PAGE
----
An official website of the United States government

Remarks by AIT Director Sandra Oudkirk at HADR First Responders Training Workshop in Penghu

October 14, 2022

Remarks by AIT Director Sandra Oudkirk
HADR First Responders Training Workshop in Penghu

October 14, 2022

(As Prepared)


Magistrate Lai, Council Speaker Liu Chen, Vice President Chiu, Executive Director Wu, and Dr. Hsiau, distinguished members of the Taiwan Development Association for Disaster Medical Teams (TWDMTDA), and participants of today’s training workshop – good morning!

It is a pleasure for me to be here today and for the American Institute in Taiwan to partner with TWDMTDA to kick off the final of a series of training sessions around Taiwan highlighting U.S.-Taiwan cooperation on humanitarian assistance and disaster relief.  I was told this is also the first-ever First Responders training that has been held for the general public on an outlying island of Taiwan.

I want to take this opportunity to say that our hearts go out to the family and friends of those killed and injured during the recent earthquakes.  Taiwan’s effective, professional response to natural and man-made disasters is a model for the region and a foundation of civilian resilience.  This resilience is a hallmark of democratic systems: democratic systems are responsive to the needs to citizens, they marshal resources in support of a common goal and a shared purpose, and they contribute to societal resilience.

Recently I had the opportunity to attend the 9/21 exercise, Taiwan’s largest annual Humanitarian Assistance and Disaster Relief exercise.  While visiting the teams assembled for the exercise, I heard about how well Taiwan’s first responders reacted to a real emergency – the earthquakes in late September.  I learned that within an hour of the first earthquakes, the Central Emergency Operations Center was activated and manned in Xindian and that Taiwan’s civilian leadership remained engaged with the National Fire Agency continuously throughout the week.  Within two hours of the largest magnitude earthquake on the Sunday afternoon, first responders began to support recovery efforts in Yuli and Taidong.

This world-class response to this most recent natural disaster brought into full focus the capabilities, expertise, and resolve Taiwan possesses.  The United States is proud to partner with Taiwan as it responds to this challenge and prepares for others in the future.

Over the past several years, Taiwan and the United States have deepened our partnership in a wide variety of areas related to resilience including humanitarian aid and disaster relief, medical aid, cybersecurity, and supply chains.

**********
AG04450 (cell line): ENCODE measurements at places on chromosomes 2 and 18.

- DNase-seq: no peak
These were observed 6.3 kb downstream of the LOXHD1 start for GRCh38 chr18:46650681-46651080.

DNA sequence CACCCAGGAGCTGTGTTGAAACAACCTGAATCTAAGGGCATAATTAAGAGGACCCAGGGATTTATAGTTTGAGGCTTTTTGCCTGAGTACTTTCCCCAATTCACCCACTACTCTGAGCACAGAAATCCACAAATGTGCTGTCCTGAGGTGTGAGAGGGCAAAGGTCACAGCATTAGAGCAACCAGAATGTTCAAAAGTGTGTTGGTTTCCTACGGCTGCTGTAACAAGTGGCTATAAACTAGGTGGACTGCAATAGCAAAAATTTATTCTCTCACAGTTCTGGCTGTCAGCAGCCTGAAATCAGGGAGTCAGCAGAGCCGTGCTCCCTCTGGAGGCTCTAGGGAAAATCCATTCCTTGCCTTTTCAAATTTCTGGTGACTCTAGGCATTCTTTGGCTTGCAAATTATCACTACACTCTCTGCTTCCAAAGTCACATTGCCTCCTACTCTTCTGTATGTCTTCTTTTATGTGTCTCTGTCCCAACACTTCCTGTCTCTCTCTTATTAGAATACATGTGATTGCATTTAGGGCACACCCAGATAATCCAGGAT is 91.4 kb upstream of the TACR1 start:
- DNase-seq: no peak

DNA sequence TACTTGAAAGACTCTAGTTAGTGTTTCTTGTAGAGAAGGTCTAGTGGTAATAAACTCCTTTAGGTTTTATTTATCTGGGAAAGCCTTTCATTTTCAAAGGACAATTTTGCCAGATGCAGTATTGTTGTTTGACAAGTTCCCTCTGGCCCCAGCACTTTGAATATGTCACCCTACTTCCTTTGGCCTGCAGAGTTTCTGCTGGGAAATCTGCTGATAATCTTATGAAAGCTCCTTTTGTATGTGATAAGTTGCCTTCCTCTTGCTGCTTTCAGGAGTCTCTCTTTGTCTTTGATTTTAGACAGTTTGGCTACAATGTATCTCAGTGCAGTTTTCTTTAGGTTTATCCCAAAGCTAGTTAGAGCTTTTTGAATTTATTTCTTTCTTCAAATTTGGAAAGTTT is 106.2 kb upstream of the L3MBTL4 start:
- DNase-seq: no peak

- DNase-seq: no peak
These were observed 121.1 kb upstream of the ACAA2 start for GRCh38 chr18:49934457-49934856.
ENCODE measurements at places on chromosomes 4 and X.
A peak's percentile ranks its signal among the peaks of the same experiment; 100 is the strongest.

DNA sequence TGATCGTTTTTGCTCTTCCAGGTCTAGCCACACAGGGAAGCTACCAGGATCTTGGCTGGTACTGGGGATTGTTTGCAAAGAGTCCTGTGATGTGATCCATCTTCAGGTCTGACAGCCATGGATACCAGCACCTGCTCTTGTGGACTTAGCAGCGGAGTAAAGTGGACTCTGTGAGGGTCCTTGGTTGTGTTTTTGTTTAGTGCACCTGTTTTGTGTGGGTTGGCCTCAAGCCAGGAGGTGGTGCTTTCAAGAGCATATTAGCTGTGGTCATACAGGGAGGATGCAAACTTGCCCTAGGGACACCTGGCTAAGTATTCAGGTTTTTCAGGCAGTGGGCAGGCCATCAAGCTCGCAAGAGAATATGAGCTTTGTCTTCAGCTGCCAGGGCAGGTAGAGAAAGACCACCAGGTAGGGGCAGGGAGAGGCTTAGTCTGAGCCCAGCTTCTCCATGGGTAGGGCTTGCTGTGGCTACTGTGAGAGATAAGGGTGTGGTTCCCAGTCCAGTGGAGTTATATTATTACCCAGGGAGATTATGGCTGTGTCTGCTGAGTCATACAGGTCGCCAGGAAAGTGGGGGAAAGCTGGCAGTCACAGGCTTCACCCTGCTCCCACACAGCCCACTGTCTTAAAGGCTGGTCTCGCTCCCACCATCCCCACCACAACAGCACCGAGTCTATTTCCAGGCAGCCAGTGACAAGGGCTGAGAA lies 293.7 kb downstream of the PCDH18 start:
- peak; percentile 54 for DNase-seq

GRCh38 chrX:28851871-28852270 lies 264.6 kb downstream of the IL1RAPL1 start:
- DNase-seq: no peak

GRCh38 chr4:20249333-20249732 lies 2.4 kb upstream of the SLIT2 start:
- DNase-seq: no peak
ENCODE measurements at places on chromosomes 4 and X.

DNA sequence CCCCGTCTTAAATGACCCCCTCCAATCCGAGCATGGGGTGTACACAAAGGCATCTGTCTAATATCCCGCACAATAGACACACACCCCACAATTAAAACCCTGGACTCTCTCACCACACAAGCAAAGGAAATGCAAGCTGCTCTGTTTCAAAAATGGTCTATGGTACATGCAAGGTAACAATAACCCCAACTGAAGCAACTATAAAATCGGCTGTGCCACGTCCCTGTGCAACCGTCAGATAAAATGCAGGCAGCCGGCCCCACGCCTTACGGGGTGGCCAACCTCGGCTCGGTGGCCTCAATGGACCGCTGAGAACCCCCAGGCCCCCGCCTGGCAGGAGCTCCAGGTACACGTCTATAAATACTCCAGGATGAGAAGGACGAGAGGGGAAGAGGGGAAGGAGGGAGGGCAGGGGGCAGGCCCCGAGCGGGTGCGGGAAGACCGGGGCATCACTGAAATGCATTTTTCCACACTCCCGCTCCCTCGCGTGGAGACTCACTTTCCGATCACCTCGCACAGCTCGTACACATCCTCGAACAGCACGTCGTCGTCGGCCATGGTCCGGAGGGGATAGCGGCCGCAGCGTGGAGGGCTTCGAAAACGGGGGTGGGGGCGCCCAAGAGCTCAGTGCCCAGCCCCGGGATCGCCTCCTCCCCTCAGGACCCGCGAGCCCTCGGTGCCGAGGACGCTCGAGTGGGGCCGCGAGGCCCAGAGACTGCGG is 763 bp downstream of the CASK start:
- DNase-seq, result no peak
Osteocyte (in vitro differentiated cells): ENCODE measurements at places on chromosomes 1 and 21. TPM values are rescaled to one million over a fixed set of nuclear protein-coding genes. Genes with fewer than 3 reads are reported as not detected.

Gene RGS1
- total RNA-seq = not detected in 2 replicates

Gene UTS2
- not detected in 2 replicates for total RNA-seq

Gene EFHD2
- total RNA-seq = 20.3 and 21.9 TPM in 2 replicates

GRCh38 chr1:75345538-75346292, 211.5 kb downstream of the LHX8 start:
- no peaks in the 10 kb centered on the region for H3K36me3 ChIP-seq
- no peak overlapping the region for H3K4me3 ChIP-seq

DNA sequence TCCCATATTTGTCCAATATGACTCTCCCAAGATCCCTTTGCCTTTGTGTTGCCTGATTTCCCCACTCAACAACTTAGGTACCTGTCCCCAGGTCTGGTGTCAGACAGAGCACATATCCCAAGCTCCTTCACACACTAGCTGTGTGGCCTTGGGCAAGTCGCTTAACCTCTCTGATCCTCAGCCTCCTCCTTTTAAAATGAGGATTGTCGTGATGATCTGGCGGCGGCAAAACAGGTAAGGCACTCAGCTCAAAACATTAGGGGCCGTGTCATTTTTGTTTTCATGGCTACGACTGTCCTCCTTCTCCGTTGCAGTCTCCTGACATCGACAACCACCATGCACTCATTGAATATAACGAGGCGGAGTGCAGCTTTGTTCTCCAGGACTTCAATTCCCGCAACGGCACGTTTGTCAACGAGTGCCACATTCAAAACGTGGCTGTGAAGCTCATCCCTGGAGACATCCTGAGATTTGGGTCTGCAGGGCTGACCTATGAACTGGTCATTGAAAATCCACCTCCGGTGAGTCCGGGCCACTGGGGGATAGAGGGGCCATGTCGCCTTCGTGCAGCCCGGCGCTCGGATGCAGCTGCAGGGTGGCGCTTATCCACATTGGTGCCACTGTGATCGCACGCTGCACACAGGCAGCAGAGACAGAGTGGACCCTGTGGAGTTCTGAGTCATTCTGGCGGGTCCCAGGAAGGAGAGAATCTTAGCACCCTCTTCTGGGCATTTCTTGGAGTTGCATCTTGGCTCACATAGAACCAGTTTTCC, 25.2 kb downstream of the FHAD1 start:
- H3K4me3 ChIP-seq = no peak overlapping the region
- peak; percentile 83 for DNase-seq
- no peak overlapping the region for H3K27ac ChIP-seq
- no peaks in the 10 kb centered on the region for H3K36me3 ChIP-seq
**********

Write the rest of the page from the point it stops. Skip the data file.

We have also worked with likeminded partners to build regional and global resilience through the Global Cooperation and Training Framework. For instance, in March 2021 the United States and Taiwan, in concert with Japan, the United Kingdom, and other GCTF partners, launched a yearlong campaign entitled “Partners in Humanitarian Assistance and Disaster Relief: Awareness – Resilience – Action.” These efforts have deepened cooperation and raised public awareness about the role of personal resilience and civic readiness in confronting disasters, both natural and man-made.

Today you will learn medical and other skills that can help the community – your community – in times of crisis.  Whether in training or in real-life, these skills bring communities closer together and make them stronger.  They will in concrete ways foster what we call “resilience” – the ability to weather hardship and adversity – that is so critical to a society facing crises both natural and man-made.

When we look at how Taiwan has emerged from the challenges posed by the COVID pandemic over the past two years, we see again the reservoir of perseverance, resilience, and strength shining in its people.  The whole world came to understand that spirit this past year watching Taiwan deal with the global threat of COVID-19, and that is why all of us can gather here today.  Taiwan’s world-famous pandemic response was not just about official policy; it was also paired with a civic-minded population willing and able to pull together in times of need.  We have seen these same traits when Taiwan has faced earthquakes, typhoons, and other major disasters.

The resilience you build in today’s workshop will not only help you prepare for the next tsunami or landslide, it will also contribute directly to Taiwan’s security.  The skills and mental resilience that enable a society to remain standing in the wake of a natural disaster are the same traits that allow it to deter and resist future challenges.

The United States is committed to working with partners on disaster relief and response.  Being prepared and having the right mindset are invaluable resources – when responding to a disaster, containing a public health crisis, or reacting to other threats.  And everyone can play a role – from officials, to the military, to civil society, to you.

So I commend you all for signing up for this training workshop and spending your Friday with us.  You are improving your personal and community resilience, and by extension, that of all Taiwan.  Thank you for your service, and thanks again to the TWDMTDA team.

Thank you! I hope you all have a very successful training workshop!